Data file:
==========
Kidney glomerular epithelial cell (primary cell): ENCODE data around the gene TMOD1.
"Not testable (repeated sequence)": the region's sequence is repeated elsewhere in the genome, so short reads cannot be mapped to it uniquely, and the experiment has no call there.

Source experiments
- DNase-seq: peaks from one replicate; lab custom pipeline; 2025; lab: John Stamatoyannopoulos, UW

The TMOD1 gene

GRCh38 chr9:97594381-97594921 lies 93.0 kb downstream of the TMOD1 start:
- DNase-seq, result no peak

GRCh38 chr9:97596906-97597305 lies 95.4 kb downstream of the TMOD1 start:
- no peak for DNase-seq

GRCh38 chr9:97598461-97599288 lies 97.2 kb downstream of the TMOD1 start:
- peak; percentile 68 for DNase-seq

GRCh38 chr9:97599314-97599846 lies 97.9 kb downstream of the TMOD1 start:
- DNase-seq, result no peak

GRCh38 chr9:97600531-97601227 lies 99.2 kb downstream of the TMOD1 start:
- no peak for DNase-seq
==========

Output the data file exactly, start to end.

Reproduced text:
Kidney glomerular epithelial cell (primary cell): ENCODE data around the gene TMOD1.
"Not testable (repeated sequence)": the region's sequence is repeated elsewhere in the genome, so short reads cannot be mapped to it uniquely, and the experiment has no call there.

Source experiments
- DNase-seq: peaks from one replicate; lab custom pipeline; 2025; lab: John Stamatoyannopoulos, UW

The TMOD1 gene

GRCh38 chr9:97594381-97594921 lies 93.0 kb downstream of the TMOD1 start:
- DNase-seq, result no peak

GRCh38 chr9:97596906-97597305 lies 95.4 kb downstream of the TMOD1 start:
- no peak for DNase-seq

GRCh38 chr9:97598461-97599288 lies 97.2 kb downstream of the TMOD1 start:
- peak; percentile 68 for DNase-seq

GRCh38 chr9:97599314-97599846 lies 97.9 kb downstream of the TMOD1 start:
- DNase-seq, result no peak

GRCh38 chr9:97600531-97601227 lies 99.2 kb downstream of the TMOD1 start:
- no peak for DNase-seq